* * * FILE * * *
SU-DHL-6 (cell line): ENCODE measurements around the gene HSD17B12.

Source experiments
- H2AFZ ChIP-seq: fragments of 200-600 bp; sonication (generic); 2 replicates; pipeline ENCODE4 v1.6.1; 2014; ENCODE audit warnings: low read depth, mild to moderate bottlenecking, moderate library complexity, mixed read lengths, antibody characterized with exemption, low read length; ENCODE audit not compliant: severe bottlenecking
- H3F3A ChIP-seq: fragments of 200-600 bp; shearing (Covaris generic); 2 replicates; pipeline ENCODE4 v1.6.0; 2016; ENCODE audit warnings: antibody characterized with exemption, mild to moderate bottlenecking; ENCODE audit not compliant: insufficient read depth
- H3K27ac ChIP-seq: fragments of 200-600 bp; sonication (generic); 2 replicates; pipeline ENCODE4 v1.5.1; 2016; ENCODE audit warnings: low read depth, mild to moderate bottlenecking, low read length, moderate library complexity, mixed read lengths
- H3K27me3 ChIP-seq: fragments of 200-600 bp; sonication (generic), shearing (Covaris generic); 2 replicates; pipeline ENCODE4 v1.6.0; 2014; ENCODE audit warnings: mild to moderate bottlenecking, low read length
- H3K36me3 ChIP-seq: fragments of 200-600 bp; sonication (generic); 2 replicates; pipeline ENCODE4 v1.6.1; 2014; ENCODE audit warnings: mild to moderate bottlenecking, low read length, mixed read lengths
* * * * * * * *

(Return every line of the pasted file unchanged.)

SU-DHL-6 (cell line): ENCODE measurements around the gene HSD17B12.

Source experiments
- H2AFZ ChIP-seq: fragments of 200-600 bp; sonication (generic); 2 replicates; pipeline ENCODE4 v1.6.1; 2014; ENCODE audit warnings: low read depth, mild to moderate bottlenecking, moderate library complexity, mixed read lengths, antibody characterized with exemption, low read length; ENCODE audit not compliant: severe bottlenecking
- H3F3A ChIP-seq: fragments of 200-600 bp; shearing (Covaris generic); 2 replicates; pipeline ENCODE4 v1.6.0; 2016; ENCODE audit warnings: antibody characterized with exemption, mild to moderate bottlenecking; ENCODE audit not compliant: insufficient read depth
- H3K27ac ChIP-seq: fragments of 200-600 bp; sonication (generic); 2 replicates; pipeline ENCODE4 v1.5.1; 2016; ENCODE audit warnings: low read depth, mild to moderate bottlenecking, low read length, moderate library complexity, mixed read lengths
- H3K27me3 ChIP-seq: fragments of 200-600 bp; sonication (generic), shearing (Covaris generic); 2 replicates; pipeline ENCODE4 v1.6.0; 2014; ENCODE audit warnings: mild to moderate bottlenecking, low read length
- H3K36me3 ChIP-seq: fragments of 200-600 bp; sonication (generic); 2 replicates; pipeline ENCODE4 v1.6.1; 2014; ENCODE audit warnings: mild to moderate bottlenecking, low read length, mixed read lengths